Member Spotlight: Neighborhood Development Center | Welcoming America

Building Neighborhood Ecomonies from Within

Member Spotlight: Neighborhood Development Center

 

The Neighborhood Development Center in Minnesota revitalizes distressed communities by empowering local entrepreneurs to invest in their own neighborhoods. 

This Welcoming Economies Global Network member has trained at least 5,000 potential business owners and currently support over 600 businesses. The entrepreneurs they have assisted have created over 2,285 jobs and returned over $46 million annually to their own inner-city neighborhoods through rent, business expenses, payroll, taxes, and payments to subcontractors. 

Local Impact

“It’s very important to have community support like NDC,” says Becky Xiong, standing in the middle of PAJAI, her fruit arrangements and bakery business in St. Paul, Minnesota. Slices of pandan sponge cake fill the glass display case. Large photos of her elaborate fruit carvings dot the wall. “If I need something, they’re always there to help. NDC, it’s like my backbone.”

Her work is popular with Hmong-Americans, who order tables full of sculpted fruit for presentations and parties. 

PAJAI is just one of the hundreds of immigrant-owned businesses to get a boost from the city’s Neighborhood Development Center. NDC’s goal is to revitalize distressed communities. And it achieves that by empowering aspiring entrepreneurs. 

“It’s very much a ripple effect strategy,” says Mihailo Temali, founder and CEO of the non-profit organization. “Neighborhoods really matter to people. Strong neighborhoods need strong businesses.” 

Read more about NDC's local impact 

Boxing and ballet

From Taiwanese kickboxers to Cubans looking for a spin class to 300 ballet dancers, Element Boxing & Fitness and St. Paul Ballet’s shared gym is a place where people share their lives and passions, perfect their uppercuts or arabesques, and, most importantly, feel accepted and welcomed.

But it didn’t just happen that way. Dalton Outlaw, Owner of Element, and Lori Gleason, Executive Director of St. Paul Ballet, worked hard to create this inclusive, multicultural community in Minnesota. The two made it their mission to reach out to new Americans and break down fear among their fellow long-term community members.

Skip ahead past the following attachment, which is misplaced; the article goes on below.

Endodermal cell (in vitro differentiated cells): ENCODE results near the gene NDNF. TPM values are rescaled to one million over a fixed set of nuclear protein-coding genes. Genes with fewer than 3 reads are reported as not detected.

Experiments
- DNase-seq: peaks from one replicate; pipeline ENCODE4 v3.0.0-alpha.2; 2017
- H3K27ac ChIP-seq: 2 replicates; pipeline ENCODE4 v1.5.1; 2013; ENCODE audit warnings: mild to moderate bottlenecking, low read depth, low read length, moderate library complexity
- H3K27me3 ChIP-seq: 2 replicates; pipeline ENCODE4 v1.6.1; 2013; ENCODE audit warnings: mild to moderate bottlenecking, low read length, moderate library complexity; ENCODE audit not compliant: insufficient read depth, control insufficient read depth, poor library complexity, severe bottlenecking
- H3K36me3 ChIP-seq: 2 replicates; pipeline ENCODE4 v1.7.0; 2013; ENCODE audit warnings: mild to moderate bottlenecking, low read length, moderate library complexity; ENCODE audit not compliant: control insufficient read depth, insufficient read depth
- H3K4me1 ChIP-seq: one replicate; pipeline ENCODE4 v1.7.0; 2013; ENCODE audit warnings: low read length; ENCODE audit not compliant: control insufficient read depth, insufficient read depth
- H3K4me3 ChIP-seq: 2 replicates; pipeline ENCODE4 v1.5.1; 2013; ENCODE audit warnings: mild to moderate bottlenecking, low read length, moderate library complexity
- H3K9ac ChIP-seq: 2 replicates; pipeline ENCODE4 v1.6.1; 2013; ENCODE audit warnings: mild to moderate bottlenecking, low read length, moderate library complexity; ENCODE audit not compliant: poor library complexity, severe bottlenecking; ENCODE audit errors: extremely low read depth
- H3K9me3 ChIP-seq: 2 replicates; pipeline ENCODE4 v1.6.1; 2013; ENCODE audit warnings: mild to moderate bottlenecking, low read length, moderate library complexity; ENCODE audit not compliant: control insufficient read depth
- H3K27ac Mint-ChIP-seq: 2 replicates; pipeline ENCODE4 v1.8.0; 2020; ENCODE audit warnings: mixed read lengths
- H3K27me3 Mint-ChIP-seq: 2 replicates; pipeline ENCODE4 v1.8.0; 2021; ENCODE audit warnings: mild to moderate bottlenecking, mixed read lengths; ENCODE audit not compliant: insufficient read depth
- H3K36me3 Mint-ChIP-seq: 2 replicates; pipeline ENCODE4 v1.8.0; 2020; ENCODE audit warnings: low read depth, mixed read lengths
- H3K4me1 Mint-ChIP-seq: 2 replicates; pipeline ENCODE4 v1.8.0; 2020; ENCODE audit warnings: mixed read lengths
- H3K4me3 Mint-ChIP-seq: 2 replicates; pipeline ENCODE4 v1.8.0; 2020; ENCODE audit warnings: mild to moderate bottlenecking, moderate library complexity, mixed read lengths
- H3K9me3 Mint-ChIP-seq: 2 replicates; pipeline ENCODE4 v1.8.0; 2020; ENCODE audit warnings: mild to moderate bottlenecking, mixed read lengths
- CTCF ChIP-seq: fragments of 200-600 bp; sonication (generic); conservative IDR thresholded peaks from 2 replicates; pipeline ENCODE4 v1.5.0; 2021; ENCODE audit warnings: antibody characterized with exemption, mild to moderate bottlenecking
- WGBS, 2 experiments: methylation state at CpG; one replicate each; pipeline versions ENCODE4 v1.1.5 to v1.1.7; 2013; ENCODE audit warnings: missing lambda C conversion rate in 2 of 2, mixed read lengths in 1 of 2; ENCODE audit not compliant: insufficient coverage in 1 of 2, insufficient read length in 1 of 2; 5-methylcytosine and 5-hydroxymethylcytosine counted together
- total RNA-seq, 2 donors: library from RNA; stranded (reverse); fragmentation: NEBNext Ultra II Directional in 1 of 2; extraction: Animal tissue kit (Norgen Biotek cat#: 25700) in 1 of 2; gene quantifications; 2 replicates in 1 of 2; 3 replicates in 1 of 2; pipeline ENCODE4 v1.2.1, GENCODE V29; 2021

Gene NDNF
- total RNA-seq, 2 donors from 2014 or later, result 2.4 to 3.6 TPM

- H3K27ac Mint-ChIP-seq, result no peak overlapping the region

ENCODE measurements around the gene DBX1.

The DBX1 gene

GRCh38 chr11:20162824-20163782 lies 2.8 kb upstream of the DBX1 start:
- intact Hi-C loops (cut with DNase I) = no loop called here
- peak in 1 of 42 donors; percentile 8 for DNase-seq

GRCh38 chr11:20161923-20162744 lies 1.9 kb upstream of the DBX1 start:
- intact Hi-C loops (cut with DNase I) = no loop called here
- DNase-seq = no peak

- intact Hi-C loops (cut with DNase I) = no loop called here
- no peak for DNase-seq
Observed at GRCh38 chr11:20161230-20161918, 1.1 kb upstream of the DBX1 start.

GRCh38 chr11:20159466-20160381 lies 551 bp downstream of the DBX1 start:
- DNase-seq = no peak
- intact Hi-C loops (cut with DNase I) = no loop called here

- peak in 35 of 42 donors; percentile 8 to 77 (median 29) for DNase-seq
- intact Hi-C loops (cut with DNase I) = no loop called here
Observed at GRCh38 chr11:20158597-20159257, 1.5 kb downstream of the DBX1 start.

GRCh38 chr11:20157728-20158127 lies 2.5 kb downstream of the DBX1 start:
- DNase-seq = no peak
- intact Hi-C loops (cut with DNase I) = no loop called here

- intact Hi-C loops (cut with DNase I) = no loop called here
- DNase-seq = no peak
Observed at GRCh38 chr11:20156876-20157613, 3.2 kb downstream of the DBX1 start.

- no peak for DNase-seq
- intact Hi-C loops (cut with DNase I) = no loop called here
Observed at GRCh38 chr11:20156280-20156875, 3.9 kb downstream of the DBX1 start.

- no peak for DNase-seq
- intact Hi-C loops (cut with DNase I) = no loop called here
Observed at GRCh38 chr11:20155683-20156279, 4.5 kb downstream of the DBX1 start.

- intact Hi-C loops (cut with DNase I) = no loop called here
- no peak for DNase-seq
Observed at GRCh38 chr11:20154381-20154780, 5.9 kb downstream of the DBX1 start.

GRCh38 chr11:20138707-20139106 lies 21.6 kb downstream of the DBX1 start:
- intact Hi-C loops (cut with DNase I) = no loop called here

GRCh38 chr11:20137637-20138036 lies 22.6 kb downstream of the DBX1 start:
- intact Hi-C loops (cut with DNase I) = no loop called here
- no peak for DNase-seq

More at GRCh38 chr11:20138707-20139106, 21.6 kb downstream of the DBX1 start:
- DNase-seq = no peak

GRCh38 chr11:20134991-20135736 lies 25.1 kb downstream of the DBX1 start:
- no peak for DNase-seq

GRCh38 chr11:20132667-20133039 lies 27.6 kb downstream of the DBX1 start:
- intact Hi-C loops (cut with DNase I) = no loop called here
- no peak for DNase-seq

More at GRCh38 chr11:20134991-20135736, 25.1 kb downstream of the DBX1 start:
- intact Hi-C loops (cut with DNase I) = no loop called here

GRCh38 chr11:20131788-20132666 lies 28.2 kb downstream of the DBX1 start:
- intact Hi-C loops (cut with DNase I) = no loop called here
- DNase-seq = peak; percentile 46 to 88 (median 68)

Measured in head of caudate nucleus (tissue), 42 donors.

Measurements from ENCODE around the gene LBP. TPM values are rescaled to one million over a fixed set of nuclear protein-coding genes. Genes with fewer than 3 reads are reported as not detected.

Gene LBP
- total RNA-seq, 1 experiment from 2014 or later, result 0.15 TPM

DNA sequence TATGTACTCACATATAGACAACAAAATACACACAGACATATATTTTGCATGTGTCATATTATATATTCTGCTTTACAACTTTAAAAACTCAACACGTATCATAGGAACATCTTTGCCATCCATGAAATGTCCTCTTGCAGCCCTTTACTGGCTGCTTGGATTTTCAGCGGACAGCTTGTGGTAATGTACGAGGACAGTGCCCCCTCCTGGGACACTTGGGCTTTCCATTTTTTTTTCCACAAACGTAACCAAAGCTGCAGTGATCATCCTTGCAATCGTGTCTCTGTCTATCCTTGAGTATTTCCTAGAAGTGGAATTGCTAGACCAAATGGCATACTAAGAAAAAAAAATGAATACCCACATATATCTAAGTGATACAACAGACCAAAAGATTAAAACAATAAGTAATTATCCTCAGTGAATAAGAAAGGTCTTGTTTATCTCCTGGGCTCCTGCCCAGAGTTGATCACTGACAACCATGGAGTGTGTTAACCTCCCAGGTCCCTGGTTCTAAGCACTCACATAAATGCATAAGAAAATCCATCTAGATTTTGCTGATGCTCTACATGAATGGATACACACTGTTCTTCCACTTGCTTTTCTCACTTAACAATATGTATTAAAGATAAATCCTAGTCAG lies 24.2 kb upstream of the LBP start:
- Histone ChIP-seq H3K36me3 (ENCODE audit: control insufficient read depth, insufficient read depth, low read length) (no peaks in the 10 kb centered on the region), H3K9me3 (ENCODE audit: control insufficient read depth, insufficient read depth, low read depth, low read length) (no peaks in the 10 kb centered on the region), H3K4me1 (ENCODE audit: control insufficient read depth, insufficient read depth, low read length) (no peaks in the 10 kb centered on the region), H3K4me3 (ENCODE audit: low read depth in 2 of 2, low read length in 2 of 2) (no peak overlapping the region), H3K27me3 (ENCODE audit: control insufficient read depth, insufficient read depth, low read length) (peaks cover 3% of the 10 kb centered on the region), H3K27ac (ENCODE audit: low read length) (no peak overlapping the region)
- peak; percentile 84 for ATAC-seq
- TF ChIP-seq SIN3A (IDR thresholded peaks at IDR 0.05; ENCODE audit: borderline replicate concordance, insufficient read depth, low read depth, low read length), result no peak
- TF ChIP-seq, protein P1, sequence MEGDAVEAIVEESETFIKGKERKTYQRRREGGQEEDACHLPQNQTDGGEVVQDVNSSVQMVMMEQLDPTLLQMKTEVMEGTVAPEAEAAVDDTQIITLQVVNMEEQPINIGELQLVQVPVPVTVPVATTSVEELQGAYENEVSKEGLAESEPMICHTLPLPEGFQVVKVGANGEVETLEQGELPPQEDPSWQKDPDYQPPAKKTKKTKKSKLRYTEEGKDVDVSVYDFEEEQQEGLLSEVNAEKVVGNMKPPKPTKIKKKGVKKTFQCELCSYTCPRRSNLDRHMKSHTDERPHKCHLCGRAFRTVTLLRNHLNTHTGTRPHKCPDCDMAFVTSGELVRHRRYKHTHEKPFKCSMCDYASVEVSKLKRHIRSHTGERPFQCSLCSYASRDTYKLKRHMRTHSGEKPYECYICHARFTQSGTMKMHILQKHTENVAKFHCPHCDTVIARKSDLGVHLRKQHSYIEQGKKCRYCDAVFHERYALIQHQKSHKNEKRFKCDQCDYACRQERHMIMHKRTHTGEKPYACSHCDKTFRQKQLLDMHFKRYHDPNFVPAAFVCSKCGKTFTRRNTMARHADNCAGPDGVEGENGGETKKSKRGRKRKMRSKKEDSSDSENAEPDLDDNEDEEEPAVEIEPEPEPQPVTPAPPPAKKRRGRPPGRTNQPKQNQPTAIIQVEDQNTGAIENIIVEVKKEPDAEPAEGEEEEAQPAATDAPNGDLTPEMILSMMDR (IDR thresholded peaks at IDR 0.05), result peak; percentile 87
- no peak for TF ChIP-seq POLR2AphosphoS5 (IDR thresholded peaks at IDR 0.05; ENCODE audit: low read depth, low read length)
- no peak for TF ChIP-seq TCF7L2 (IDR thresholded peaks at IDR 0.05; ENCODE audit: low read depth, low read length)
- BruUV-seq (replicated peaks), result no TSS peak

“A lot of people will set up an organization and have one demographic. When somebody else, like an immigrant, comes in, that person doesn’t feel comfortable,” says Dalton. “Whether you're an immigrant, whether you're a long-term citizen, it doesn't matter here.”

Read about Dalton and Lori's vision for inclusion

Moroccan Flavors

Hassan Ziadi studied culinary arts in Europe. He worked in the kitchens of five-star establishments. And the emir of Qatar chose him to launch a restaurant in one of the country’s boutique hotels. 

Today, the native of Morocco is serving up his homeland’s traditional cuisine in Minnesota. Hassan is the executive chef and owner of Moroccan Flavors, a Twin Cities restaurant that, only a few years ago, seemed like an impossibility.

Read about Hassan’s journey

Eastlake Revitalized

Two decades ago, East Lake Street was a haze of shuttered storefronts and boarded-up buildings. The Minneapolis thoroughfare was essentially a path to prostitution and drug dealing. 

“The neighborhood was in trouble,” says Twin Cities community leader Juan Linares. “Businesses didn’t have enough customers. But customers were afraid of coming to this area.” 

Today, East Lake Street is a bustling 4-mile-stretch of independent businesses, many adorned with brightly colored murals.  When it comes to the area’s transformation, most of the thanks goes to Latin-American immigrants.

Read more about the transformation

“Being a member of the Welcoming Economies Global Network has helped us build relationships with other organizations that work with immigrant business owners or aspiring entrepreneurs. These relationships have created a peer learning effect, where we learn from each other and can provide even better services.”

– Mihailo Temali, executive director of Neighborhood Development Center  

By the numbers

600
Businesses supported by NDC
2,200
People employed by NDC-trained entrepreneurs
$46 million
Returned to local neighborhood economies each year

Join us in building a nation of neighbors